Denmark, ditto. Analysis at http://www.wind-watch.org/documents/wp-content/uploads/mason-2005-10.rtf
France, threatening the incredibly beautiful and historic Mont Saint-Michel. http://epaw.org/
England, all over — from vandalizing the peaceful Lakes District to offshore installations overstressing mother seals at the Yorkshire breeding grounds. http://www.countryguardian.net/
Wales — the devastation of Cefn Croes will break your heart. http://www.users.globalnet.co.uk/~hills/cc/gallery/index.htm
Scotland, disfiguring the Highlands — http://www.viewsofscotland.org/
… skipping for the sake of space numerous local atrocities in Eastern and Southern Europe, ignoring the mess in Spain, we cross the Atlantic to
Mars Hill, Maine — check out the video at http://www.wind-watch.org/video-marshill.php for a taste of what is going on around wild mountain ridges all across New England.
Pennsylvania and West Virginia — http://www.shol.com/agita/LookoutMountain/ — several ridges are already disfigured, and the State of Virginia is fighting plans to place a huge phalanx of turbines within a mile of the best-preserved battlefield of the Civil War, Camp Allegheny. http://www.vawind.org/ or a Pennsylvania video at http://www.wind-watch.org/video-meyersdale.php
Ontario’s beautiful Thousand Islands region on the St. Lawrence, and upstate New York across the river, is disfigured by 86 turbines on Wolfe Island — http://www.wolfeislandresidents.ca/ — which has so horrified area residents that local groups on both sides are fighting desperately (with mixed success) against any more such installations, which the lunatic Ontario government wants to see all along the eastern Lake Ontario coast.
Skipping across Michigan ( http://www.knowwind.org/ ) to my native Wisconsin, in Fond du Lac County, where I grew up, an 87-turbine plant has been installed directly adjacent to Horicon Marsh, the largest freshwater marsh in the world and a crucial stopover for migratory waterfowl. Duckburger, anyone? http://www.windcows.com/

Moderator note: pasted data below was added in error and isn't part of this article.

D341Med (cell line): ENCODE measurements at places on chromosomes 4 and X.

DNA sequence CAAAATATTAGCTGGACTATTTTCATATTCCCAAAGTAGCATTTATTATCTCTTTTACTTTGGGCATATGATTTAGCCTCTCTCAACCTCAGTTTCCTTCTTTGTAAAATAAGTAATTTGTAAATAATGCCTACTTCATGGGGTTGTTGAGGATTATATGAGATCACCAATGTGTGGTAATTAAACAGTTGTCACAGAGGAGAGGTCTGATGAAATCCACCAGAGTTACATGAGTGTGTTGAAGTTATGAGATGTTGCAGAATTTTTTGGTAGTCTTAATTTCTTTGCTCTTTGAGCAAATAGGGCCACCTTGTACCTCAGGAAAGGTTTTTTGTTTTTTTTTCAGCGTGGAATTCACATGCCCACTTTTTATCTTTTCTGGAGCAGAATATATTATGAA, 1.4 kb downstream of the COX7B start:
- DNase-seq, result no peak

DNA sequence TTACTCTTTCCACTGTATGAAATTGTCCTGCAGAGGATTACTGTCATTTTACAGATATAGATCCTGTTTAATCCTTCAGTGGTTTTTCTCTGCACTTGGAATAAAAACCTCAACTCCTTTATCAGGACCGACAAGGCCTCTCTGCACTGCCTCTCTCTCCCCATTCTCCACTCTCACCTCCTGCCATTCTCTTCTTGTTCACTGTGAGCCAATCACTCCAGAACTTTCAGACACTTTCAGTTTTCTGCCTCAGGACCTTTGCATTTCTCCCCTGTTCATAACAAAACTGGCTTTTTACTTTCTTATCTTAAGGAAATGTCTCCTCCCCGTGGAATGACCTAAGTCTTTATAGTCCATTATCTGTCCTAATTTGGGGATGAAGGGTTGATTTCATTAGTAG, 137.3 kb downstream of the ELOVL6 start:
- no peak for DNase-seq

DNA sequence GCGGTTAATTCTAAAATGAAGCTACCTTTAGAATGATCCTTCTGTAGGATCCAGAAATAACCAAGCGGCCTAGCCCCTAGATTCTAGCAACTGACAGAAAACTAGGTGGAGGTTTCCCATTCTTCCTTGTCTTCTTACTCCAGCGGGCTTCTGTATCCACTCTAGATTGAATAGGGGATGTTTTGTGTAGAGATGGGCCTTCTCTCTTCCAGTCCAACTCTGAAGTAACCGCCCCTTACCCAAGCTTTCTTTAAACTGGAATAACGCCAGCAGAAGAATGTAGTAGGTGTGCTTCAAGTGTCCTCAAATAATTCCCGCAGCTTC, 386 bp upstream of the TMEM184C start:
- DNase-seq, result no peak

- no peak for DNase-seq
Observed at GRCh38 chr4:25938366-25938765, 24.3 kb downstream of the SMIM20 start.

And on and on and on. Only a recent decision by the Kansas Supreme Court saved the last remaining unspoiled tallgrass prairie in the Flint Hills from being destroyed by turbine plants. In Wyoming, look for the Big Sky and you see turbine blades. In Nevada (even!), residents are fighting to save Virginia Peak ( http://aplusfirearms.com/saveourvalley.htm ).
New Zealand — http://www.tui-g.co.nz/ . Australia — http://www.spacountryguardians.org.au/truth.php — or video at http://www.youtube.com/watch?v=s_CZIfiFPwk&feature=related
And all of this for nothing. Nothing. Even granting for the sake of argument that CO2 emissions should be reduced, industrial wind turbines can’t do it, for all sorts of technical reasons which (again) I will spare you.
Each of these wretched turbine towers — picture the Statue of Liberty with a 747 pinned to her nose — costs about $2 million to erect, and will cost about $1 million to decommission. Typical landowner contracts provide that the contract becomes void if the wind developer sells the plant to another company, which they typically do instantly once the project is completed. These turbines are there forever, disintegrating and dripping industrial lubricants onto our grandchildren’s vandalized landscape.
“Criminal lunacy” is far too kind a term for this.